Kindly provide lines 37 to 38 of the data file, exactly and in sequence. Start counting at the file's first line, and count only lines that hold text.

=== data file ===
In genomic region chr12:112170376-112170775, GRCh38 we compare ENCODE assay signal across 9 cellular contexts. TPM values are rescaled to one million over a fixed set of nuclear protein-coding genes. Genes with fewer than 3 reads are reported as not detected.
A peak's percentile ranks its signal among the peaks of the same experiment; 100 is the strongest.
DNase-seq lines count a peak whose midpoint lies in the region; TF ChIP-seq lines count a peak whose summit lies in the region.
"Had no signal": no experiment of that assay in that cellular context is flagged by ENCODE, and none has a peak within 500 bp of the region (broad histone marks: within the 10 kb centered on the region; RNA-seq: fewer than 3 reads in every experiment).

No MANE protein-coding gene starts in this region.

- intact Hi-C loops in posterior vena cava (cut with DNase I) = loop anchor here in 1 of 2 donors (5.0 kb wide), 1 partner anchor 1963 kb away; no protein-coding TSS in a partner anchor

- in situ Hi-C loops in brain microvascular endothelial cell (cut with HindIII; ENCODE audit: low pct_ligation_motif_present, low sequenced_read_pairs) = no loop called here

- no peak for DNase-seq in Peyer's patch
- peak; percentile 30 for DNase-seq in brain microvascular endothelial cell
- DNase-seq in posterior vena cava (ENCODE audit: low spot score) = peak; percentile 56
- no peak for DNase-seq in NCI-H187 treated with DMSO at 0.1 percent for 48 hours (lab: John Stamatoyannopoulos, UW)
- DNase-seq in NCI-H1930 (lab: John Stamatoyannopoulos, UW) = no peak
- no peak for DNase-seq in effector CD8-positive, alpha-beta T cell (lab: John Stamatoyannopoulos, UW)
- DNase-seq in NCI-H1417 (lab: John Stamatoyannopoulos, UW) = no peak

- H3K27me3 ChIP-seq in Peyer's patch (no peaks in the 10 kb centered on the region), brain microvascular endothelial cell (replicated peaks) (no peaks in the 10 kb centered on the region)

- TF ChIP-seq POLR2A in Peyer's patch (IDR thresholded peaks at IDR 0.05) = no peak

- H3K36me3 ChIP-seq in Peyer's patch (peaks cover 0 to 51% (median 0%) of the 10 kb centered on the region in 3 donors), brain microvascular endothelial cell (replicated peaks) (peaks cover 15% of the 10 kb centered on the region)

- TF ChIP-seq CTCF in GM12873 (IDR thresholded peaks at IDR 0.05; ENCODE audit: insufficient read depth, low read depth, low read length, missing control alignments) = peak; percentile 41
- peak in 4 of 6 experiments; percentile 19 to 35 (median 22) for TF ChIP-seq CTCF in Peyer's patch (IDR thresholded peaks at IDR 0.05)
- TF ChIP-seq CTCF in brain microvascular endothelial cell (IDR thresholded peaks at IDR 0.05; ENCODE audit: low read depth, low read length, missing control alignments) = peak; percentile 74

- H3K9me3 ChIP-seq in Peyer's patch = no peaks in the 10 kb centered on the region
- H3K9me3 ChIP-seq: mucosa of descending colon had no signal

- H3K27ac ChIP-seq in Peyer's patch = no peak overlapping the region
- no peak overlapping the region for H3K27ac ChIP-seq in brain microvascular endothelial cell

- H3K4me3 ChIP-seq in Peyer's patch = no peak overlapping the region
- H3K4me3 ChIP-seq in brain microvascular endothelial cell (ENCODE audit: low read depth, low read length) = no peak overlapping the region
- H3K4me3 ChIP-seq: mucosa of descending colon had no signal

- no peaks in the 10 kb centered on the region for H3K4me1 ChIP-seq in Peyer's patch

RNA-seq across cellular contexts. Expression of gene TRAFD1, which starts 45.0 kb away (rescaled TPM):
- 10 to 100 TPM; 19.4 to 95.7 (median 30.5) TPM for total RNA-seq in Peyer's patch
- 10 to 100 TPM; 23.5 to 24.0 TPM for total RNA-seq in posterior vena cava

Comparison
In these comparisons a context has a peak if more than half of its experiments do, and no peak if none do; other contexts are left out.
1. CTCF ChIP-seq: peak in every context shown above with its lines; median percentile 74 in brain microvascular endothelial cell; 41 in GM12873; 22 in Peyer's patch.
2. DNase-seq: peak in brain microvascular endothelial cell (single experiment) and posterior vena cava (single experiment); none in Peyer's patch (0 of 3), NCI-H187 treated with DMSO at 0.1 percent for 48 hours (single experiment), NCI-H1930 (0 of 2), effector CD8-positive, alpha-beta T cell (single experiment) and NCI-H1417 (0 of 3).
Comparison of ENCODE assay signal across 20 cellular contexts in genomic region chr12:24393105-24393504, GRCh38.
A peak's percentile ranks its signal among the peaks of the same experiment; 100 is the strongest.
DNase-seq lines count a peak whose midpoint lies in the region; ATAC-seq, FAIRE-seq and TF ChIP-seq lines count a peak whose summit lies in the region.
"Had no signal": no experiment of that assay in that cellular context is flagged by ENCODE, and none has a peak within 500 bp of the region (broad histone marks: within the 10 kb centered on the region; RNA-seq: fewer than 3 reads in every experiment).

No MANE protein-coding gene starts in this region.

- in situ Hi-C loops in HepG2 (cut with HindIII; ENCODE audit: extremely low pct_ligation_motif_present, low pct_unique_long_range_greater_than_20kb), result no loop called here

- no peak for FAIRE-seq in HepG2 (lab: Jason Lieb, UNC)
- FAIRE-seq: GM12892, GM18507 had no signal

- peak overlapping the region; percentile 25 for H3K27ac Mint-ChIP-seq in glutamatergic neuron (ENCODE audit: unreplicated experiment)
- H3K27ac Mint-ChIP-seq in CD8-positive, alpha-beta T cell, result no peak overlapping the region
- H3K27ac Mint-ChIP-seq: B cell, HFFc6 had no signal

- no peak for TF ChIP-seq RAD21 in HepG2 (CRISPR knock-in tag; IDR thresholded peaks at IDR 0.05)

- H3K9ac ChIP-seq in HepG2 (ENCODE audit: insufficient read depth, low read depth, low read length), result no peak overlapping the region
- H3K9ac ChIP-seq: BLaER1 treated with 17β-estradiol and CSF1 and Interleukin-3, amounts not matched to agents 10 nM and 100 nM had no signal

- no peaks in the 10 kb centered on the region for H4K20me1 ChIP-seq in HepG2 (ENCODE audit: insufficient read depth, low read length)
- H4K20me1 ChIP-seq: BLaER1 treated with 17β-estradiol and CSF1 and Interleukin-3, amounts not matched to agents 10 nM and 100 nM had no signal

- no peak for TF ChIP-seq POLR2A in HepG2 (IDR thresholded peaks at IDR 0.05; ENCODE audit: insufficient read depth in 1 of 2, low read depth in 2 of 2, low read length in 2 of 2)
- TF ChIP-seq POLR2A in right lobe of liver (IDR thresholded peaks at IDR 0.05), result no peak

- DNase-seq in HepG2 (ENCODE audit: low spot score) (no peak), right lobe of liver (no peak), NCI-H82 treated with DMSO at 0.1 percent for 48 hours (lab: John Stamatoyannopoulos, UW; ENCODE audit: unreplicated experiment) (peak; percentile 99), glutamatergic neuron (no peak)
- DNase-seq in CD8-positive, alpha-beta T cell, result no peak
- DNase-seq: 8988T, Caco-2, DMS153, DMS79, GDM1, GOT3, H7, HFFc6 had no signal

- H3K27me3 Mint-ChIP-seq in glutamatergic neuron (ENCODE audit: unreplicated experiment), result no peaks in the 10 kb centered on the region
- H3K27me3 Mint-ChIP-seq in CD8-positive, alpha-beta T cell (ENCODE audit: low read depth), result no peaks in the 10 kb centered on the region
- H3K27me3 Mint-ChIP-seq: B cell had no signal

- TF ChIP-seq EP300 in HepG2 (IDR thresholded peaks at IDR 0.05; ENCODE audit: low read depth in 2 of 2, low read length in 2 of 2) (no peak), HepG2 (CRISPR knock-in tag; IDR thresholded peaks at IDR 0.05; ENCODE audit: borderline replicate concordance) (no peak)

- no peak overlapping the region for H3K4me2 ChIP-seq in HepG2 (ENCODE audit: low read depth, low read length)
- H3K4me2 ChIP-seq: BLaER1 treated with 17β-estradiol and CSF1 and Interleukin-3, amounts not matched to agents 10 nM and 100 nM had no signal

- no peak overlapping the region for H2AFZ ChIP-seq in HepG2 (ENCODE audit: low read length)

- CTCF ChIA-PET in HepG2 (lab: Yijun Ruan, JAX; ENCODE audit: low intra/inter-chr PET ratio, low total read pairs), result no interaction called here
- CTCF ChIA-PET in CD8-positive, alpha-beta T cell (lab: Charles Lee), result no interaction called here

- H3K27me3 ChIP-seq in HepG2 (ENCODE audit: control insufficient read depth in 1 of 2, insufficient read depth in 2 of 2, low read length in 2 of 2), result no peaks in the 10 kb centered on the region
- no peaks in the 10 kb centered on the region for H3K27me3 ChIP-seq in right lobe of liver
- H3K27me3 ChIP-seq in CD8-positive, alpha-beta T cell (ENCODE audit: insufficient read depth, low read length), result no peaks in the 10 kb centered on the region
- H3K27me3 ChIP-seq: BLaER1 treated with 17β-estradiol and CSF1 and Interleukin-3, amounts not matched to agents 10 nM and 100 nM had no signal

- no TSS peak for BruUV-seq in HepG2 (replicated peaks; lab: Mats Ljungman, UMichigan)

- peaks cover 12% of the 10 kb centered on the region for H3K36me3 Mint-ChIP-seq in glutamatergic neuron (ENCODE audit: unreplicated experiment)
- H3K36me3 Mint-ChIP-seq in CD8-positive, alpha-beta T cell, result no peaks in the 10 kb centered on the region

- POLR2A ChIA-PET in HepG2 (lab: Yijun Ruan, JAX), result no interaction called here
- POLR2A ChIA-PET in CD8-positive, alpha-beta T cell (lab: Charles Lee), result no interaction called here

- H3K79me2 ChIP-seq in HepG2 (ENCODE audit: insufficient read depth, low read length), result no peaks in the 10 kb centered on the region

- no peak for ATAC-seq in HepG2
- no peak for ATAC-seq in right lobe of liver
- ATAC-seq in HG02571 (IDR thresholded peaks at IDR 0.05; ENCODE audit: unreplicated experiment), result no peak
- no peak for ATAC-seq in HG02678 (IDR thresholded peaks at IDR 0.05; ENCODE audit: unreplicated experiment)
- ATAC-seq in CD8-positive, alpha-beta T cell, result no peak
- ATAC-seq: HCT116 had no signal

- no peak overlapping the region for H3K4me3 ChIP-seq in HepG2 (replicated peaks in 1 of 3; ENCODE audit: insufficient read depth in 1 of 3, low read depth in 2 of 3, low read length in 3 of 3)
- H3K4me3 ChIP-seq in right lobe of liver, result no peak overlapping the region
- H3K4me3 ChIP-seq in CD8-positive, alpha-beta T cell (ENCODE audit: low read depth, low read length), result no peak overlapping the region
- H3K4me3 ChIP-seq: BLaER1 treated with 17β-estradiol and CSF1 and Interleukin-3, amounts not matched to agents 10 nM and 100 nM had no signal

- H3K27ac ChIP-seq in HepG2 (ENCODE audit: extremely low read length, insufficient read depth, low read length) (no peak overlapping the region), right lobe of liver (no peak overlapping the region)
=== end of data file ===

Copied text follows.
A peak's percentile ranks its signal among the peaks of the same experiment; 100 is the strongest.
DNase-seq lines count a peak whose midpoint lies in the region; ATAC-seq, FAIRE-seq and TF ChIP-seq lines count a peak whose summit lies in the region.